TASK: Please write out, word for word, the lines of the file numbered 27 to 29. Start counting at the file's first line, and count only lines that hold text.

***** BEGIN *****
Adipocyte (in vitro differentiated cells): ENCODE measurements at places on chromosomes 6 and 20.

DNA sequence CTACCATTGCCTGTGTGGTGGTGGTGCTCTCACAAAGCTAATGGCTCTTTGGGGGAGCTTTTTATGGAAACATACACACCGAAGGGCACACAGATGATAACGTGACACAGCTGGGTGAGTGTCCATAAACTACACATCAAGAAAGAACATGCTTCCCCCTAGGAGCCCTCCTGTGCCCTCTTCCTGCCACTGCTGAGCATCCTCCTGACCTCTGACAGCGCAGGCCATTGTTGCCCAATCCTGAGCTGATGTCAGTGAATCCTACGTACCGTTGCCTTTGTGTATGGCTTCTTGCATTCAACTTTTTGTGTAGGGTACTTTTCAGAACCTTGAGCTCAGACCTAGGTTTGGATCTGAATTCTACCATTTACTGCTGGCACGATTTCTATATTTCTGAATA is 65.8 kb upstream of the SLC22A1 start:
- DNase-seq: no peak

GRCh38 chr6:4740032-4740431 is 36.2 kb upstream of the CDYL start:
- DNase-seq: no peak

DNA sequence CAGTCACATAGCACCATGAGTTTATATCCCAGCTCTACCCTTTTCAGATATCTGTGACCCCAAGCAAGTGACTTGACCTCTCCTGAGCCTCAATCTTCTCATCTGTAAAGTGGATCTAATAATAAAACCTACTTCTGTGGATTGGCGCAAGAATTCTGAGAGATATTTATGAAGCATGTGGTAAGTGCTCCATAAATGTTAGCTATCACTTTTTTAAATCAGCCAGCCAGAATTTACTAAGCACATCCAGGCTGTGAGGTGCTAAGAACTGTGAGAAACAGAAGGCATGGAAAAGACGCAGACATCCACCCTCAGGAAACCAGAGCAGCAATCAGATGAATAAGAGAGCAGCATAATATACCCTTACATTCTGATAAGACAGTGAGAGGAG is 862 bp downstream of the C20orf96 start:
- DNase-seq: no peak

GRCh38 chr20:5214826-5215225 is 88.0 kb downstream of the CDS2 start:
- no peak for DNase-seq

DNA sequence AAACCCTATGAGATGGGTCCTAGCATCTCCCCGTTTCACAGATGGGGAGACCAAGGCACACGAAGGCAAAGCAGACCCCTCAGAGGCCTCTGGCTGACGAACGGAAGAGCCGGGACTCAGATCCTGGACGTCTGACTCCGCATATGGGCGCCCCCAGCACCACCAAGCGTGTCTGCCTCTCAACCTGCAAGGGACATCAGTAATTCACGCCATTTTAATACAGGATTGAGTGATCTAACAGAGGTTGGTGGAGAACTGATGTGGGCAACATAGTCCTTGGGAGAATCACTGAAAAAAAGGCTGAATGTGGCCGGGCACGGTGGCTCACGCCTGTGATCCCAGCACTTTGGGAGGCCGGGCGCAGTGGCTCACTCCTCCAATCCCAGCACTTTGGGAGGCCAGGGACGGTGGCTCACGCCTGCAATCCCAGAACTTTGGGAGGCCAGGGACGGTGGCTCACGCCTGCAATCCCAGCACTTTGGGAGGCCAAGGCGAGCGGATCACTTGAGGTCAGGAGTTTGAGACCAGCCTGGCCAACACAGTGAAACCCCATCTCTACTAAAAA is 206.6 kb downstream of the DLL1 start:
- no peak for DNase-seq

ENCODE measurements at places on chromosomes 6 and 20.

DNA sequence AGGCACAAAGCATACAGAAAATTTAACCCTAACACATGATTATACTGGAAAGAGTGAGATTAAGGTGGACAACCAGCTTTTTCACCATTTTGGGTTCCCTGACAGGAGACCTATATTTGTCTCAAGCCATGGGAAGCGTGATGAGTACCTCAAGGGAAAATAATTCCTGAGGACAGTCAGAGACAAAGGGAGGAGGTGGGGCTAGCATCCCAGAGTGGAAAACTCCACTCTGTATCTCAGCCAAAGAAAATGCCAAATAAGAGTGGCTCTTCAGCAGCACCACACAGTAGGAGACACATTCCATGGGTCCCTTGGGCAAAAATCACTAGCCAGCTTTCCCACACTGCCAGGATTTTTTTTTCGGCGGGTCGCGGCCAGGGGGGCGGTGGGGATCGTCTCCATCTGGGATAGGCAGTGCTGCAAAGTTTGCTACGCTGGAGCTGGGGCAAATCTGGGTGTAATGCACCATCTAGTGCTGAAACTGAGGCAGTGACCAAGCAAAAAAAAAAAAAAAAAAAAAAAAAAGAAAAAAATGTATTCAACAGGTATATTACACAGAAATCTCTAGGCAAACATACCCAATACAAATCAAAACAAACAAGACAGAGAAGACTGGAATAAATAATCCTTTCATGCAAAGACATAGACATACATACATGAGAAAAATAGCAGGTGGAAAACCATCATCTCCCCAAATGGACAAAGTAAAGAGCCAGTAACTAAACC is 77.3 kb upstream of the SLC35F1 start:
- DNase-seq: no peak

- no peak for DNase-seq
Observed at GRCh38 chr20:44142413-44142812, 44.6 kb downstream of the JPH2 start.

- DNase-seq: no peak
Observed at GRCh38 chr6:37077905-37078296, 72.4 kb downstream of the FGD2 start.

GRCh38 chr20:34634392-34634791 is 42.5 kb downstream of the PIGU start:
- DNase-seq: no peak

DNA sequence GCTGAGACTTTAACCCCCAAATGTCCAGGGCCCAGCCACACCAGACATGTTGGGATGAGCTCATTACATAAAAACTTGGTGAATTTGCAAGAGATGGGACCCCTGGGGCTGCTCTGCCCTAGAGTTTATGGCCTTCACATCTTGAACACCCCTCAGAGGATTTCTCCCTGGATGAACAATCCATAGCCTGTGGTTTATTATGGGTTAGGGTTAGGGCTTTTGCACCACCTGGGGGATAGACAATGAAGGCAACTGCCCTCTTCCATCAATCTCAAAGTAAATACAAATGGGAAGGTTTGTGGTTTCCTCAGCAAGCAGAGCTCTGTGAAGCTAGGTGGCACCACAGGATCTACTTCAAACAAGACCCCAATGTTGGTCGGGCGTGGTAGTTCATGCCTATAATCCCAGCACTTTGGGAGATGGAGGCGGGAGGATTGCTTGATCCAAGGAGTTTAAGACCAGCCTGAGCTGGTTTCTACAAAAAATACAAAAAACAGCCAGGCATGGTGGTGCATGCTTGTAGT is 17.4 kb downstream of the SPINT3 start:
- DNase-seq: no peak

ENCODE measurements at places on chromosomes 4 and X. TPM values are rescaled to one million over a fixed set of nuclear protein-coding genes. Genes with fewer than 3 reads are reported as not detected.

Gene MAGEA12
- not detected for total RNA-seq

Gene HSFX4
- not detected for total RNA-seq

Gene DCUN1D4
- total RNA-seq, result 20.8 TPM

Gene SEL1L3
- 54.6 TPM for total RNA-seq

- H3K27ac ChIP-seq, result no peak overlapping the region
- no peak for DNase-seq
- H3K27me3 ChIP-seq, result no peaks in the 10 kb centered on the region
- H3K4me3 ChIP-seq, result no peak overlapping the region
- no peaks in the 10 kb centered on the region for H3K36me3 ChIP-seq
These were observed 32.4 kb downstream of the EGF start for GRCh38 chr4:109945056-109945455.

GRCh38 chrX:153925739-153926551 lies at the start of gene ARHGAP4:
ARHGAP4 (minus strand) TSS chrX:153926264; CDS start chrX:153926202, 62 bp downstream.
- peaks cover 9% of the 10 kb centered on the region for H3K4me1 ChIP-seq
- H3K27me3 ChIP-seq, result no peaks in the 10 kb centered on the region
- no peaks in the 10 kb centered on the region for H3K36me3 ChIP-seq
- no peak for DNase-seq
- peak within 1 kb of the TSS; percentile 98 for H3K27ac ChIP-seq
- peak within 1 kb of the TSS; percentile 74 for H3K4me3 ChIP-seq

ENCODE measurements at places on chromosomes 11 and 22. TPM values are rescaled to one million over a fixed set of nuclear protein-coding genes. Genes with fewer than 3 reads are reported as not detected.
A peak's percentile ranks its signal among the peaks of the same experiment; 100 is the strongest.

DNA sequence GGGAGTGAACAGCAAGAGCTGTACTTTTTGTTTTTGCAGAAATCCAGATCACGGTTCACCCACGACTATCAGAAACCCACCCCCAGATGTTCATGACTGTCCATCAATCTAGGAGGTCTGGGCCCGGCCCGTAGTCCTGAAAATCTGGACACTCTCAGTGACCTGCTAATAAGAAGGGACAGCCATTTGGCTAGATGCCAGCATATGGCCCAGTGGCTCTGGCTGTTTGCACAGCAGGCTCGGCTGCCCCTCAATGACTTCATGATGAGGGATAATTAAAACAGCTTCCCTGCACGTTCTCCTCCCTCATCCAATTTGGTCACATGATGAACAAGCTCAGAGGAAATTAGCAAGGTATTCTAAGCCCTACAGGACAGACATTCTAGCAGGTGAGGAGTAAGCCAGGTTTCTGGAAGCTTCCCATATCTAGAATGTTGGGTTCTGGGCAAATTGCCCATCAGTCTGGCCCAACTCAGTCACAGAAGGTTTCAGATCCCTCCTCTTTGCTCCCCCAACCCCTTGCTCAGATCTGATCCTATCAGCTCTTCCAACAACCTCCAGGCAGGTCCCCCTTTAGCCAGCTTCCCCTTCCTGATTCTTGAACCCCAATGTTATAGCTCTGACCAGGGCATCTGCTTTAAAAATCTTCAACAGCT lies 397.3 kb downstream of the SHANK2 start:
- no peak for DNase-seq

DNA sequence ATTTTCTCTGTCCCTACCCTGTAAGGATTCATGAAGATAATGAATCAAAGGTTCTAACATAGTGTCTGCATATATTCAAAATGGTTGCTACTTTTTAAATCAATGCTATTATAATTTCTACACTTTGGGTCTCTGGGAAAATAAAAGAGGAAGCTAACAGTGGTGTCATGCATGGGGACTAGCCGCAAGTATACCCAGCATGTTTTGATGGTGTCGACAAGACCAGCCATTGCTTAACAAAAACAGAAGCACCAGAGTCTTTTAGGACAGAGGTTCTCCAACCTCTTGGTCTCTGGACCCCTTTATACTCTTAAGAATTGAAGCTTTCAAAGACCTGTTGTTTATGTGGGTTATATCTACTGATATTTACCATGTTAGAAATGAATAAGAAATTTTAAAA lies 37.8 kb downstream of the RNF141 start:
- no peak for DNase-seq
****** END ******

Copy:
- not detected for total RNA-seq

Gene DCUN1D4
- total RNA-seq, result 20.8 TPM